In operation, GNSS receiver 120 generates an accurate timing signal based on signals received from at least one GNSS satellite 140, and outputs the timing signal to UWB-TOA localizer 110. In one embodiment, GNSS receiver 120 internally utilizes the timing signal from the GNSS satellites to accurately synchronize its internal time reference with the atomic clock based time signals provided by the GNSS. The timing signal from the GNSS satellite 140 provides the current time based on the GNSS satellite 140's atomic clock. In one embodiment, the timing signal output from GNSS receiver 120 comprises both a periodic timing pulse and a time message that provides the current time. In one embodiment, the periodic timing pulse is a 1 pulse-per-second signal. Although GNSS receiver 120 can generate a timing signal based on a signal received from a single GNSS satellite 140, in other embodiment, the accuracy of the timing signal is increased based on signals from additional GNSS satellites. For example, in one embodiment, where the at least one GNSS satellite 140 includes GPS satellites, an increased accuracy timing signal is generated by GNSS receiver 120 by receiving signals from four or more GPS satellites. As would be appreciated by one skilled in the art, by receiving signals from four or more GPS satellites, GNSS receiver 120 can accurately solve for its own position in three-dimensions and solve for a more accurate time solution than it can based on a signal from a single GPS satellite.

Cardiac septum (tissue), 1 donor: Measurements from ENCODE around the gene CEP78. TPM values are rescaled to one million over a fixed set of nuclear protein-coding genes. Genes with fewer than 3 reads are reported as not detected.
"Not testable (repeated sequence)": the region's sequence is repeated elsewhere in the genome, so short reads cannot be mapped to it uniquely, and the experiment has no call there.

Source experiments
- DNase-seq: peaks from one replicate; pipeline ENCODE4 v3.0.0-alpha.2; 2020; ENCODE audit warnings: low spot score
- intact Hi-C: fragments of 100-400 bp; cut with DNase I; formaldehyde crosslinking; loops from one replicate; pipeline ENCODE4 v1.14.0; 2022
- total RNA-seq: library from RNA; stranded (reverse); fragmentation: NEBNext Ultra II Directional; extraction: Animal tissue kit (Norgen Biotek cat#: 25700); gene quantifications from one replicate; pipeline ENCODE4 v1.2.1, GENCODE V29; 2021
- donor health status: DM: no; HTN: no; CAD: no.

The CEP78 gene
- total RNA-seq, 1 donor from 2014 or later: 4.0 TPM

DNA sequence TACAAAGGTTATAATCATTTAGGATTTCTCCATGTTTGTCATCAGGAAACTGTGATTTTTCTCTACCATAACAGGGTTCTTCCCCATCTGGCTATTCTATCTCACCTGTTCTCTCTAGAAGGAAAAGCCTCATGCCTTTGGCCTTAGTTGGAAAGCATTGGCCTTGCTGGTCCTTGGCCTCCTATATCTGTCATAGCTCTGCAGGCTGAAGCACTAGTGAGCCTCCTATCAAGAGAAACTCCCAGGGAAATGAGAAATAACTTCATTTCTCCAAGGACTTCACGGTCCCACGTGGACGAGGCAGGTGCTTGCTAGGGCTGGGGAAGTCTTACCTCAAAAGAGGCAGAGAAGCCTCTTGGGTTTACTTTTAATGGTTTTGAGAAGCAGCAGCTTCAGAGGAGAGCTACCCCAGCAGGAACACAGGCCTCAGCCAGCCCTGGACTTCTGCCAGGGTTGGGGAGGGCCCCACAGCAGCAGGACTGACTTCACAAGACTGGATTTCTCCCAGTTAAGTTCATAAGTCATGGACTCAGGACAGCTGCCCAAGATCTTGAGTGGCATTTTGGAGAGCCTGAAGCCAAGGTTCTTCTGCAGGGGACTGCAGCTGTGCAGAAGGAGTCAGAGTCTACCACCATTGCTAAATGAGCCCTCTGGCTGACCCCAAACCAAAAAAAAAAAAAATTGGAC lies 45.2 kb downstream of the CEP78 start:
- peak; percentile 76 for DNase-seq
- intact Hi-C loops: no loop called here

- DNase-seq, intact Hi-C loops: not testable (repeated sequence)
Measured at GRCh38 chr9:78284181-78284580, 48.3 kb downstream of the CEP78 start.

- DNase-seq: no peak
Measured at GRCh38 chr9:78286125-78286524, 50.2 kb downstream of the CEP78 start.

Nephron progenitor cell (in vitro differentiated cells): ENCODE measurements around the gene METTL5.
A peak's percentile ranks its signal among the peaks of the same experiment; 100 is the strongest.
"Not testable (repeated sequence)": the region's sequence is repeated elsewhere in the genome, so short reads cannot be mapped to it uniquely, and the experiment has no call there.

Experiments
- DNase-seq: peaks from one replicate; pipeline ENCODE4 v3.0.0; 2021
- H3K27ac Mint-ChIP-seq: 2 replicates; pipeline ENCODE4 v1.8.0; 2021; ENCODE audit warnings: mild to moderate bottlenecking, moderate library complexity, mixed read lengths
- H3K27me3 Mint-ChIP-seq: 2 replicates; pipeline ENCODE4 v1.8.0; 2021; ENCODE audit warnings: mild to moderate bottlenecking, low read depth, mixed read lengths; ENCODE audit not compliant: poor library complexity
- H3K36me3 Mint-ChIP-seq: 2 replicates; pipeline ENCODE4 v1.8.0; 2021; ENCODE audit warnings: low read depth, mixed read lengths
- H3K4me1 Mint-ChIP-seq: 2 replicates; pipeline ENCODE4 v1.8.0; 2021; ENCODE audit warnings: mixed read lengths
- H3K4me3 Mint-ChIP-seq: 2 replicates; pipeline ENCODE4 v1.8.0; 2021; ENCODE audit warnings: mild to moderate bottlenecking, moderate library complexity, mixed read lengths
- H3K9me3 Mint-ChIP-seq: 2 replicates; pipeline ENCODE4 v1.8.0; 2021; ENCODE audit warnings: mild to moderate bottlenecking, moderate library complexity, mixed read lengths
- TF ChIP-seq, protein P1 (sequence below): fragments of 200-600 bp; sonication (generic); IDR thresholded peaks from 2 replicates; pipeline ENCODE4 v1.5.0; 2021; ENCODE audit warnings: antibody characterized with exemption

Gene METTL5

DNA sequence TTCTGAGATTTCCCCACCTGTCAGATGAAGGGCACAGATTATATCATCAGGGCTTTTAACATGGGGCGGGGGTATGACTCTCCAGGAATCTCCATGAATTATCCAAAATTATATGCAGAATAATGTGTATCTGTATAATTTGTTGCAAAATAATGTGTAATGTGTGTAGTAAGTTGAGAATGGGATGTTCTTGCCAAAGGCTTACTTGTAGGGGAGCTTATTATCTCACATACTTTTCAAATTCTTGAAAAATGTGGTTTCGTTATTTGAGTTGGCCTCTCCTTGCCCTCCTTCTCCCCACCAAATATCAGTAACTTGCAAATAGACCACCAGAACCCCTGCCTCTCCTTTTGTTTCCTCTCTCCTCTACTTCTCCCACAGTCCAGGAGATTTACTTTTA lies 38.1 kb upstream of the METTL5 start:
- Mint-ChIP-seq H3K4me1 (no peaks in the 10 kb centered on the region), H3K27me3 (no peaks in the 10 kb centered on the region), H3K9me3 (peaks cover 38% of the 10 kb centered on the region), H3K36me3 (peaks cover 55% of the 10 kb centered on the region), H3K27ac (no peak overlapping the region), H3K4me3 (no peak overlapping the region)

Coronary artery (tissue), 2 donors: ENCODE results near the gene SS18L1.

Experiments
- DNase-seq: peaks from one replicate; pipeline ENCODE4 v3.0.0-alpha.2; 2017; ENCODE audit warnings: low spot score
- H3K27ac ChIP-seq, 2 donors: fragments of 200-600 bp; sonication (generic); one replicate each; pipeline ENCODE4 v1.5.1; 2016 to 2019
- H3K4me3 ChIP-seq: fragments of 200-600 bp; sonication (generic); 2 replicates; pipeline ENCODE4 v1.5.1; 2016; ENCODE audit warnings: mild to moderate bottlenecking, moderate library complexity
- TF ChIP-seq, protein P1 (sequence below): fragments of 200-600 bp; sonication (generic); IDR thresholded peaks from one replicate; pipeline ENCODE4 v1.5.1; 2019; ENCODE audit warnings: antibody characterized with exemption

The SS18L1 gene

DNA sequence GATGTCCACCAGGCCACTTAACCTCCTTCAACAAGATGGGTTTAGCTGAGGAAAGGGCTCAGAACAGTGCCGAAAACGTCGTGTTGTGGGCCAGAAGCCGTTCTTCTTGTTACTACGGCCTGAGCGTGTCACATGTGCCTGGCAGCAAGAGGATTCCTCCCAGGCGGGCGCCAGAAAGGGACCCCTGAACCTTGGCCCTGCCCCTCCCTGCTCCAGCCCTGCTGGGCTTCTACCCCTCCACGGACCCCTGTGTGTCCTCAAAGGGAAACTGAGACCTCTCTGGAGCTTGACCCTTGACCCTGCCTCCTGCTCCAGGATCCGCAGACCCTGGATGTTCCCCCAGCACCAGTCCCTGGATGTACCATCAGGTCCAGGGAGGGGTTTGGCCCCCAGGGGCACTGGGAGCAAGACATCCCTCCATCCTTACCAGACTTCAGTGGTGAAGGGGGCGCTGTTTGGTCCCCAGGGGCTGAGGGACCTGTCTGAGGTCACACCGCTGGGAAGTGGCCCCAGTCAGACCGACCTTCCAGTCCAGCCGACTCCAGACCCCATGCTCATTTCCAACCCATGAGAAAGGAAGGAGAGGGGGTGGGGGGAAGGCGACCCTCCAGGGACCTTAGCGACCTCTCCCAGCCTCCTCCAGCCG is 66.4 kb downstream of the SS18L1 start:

UWB-TOA localizer 110 maintains a system time that is based on local clock 130. GNSS receiver 120 provides the timing signal to UWB-TOA localizer 110, which in turn “trims” out system time errors caused by local clock 130. As a result, degradation in the precision of local clock 130 becomes negligible because errors are removed with each precise pulse from the timing signal. For example, when the timing signal provides 1 pulse-per-second, clock drift errors in local clock 130 would be removed with each pulse, every second. Thus the error in local clock 130 is limited to the error that can accumulate in the time between periodic timing pulses.